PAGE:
Astarte, I mean Ishatar, I mean Easter...

Discussion in 'A Puritan's Mind Updates' started by C. Matthew McMahon, Mar 16, 2008.

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  1. C. Matthew McMahon

    C. Matthew McMahon Christian Preacher

    Here is some historical information on where Easter came from, and its propagation (Eggs, Candy, Bunnies, and other things). :gpl:


    The Wild Boar News Podcast - Easter Edition 2008 WBNP#48
    By Dr. C. Matthew McMahon (3-17-08)


    Easter: The Devil's Holiday
    By Dr. C. Matthew McMahon (3-17-08)​
     
  2. Josiah

    Josiah Puritan Board Senior

    Thank you very much Dr. McMahon for this podcast, it is very informative. :up:
     
  3. Kevin

    Kevin Puritan Board Doctor

    You almost had me going there. Then I saw the citation of Hislop & realised you were joking.:lol::lol:

    I am going to remember this one for the next time we have a late Easter & I can use it as a April Fool joke.

    (you were kidding, right?)
     
  4. Augusta

    Augusta Puritan Board Doctor

    [​IMG]
     
  5. jaybird0827

    jaybird0827 PuritanBoard Honor Roll

    Wow - I learned something new. I had not known before that the 4 BC date of the birth of Christ was in any way connected to the "christianizing" of pagan rites. So we're really living in 2012, huh?

    The podcast listed above (Small Groups) was excellent also.
     
  6. Augusta

    Augusta Puritan Board Doctor

    The pre-millennialists will have to recalculate everything. :lol:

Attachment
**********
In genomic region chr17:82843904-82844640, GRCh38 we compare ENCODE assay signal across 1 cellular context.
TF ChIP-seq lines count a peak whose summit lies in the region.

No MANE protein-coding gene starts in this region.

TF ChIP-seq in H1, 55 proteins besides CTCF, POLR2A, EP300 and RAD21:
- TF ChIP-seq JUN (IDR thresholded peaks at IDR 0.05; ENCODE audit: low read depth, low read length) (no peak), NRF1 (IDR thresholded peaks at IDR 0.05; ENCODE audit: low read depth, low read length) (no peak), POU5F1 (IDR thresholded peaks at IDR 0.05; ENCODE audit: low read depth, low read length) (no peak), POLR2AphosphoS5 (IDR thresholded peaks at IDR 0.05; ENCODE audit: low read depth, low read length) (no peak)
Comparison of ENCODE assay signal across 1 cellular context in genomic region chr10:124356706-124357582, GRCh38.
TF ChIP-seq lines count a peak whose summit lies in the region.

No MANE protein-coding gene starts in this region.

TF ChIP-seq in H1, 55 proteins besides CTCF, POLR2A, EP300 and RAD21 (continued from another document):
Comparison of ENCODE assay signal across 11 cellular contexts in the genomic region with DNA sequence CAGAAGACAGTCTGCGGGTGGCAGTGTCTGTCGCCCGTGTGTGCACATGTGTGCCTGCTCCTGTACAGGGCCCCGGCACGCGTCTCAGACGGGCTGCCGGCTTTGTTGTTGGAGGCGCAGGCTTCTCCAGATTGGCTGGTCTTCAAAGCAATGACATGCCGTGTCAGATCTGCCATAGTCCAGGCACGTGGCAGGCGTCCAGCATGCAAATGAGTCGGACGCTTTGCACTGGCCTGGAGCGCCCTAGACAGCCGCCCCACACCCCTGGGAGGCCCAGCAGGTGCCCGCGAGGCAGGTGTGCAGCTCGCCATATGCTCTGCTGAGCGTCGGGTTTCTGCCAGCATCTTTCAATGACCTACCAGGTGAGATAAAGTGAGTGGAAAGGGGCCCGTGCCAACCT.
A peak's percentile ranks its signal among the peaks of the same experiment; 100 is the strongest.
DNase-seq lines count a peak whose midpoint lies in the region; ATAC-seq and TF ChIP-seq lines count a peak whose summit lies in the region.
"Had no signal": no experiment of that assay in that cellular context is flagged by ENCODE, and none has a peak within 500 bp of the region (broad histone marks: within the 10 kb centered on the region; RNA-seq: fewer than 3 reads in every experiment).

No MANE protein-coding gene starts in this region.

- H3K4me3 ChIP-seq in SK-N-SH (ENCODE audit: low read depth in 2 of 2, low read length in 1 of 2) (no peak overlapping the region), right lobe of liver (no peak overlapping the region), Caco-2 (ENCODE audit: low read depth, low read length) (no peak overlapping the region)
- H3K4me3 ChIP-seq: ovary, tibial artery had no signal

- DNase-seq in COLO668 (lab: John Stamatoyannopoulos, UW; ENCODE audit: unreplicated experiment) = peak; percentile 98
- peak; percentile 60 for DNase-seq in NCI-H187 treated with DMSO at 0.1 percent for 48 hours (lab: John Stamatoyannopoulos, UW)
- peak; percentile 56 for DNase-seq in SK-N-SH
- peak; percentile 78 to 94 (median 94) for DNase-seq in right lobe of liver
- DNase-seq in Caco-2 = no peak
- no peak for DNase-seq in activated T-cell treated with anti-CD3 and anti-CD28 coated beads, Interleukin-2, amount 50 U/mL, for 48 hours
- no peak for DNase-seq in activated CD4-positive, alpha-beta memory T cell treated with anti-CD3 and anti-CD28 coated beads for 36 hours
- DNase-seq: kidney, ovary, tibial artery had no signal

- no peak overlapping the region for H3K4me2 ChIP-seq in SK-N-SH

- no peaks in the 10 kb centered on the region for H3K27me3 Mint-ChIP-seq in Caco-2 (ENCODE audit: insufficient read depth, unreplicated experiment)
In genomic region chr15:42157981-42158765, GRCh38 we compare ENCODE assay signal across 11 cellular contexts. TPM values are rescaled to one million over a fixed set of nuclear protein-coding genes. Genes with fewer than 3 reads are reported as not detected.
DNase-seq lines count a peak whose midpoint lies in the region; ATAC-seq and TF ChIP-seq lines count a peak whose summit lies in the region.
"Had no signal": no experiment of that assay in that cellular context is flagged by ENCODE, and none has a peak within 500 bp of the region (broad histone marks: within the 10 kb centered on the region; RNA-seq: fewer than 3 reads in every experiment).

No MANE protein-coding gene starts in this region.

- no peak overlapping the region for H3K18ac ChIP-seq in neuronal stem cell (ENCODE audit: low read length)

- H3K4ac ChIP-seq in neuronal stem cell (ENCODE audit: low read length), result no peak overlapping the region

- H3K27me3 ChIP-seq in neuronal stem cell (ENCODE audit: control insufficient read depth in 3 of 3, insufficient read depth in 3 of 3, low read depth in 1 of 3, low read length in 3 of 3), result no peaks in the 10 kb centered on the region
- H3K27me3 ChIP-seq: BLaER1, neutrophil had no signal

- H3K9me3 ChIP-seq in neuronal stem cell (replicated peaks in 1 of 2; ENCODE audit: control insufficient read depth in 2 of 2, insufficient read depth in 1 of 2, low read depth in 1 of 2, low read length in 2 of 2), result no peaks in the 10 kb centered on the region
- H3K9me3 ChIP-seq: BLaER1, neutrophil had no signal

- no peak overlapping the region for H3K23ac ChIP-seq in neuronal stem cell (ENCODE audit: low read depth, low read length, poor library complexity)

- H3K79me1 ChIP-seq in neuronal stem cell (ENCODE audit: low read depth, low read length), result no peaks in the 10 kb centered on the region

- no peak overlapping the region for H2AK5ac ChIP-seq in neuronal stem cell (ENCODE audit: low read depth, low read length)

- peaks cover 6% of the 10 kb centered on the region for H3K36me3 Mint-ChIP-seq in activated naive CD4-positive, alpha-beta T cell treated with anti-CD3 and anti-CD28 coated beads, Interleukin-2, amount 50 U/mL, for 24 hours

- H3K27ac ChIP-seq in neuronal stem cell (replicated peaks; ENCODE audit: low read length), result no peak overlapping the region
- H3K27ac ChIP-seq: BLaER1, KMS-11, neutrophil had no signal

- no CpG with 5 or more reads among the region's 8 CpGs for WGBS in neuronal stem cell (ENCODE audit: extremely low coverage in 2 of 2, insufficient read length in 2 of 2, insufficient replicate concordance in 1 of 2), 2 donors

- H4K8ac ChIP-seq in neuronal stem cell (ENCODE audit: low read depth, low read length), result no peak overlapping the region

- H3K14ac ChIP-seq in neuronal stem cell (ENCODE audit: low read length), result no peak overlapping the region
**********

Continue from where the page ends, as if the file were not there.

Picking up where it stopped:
7. ServantofGod

    ServantofGod Puritan Board Junior

    Sir, is that printable? I could just copy and paste, but I would like permission first.
     
  8. Stephen

    Stephen Puritan Board Junior

    No, I do not think Matthew was kidding.
     
  9. Blueridge Believer

    Blueridge Believer Puritan Board Professor

    Excellent piece brother Matt! :book2:
     
  10. SRoper

    SRoper Puritan Board Graduate

    I find your quote from the "5th century" "pagan philosopher" Socrates to be pretty incredible. "...the celebration of the feast of Easter began everywhere more of custom than by any commandment either by Christ or any apostle." Yes, Socrates lived in the 5th centrury...BC! Was he a prophet as well as a philosopher?

    I'm sure the rest of the podcast is equally well researched.
     
  11. VictorBravo

    VictorBravo Administrator Staff Member

    Scott, there were others who went by the name Socrates, including an early church historian:

    Socrates of Constantinople - Wikipedia, the free encyclopedia
     
  12. C. Matthew McMahon

    C. Matthew McMahon Christian Preacher

    I'll fix the typo on Socrates. That was my fault. Yes, should be "BC."

    No, I wasn't kidding. Easter, or Ishtar, or Astarte is definitely not Christian.

    Yes, you can copy it.

    Your welcome!
     
  13. VictorBravo

    VictorBravo Administrator Staff Member

    Wait Matt! That quote was from the 5th century AD Socrates! The church historian referenced above.
     
  14. Kevin

    Kevin Puritan Board Doctor

    Sorry, I just don't buy it.

    To make a historical arguement with Hislop as the sole footnoted (!) source is just not credible in my opinion.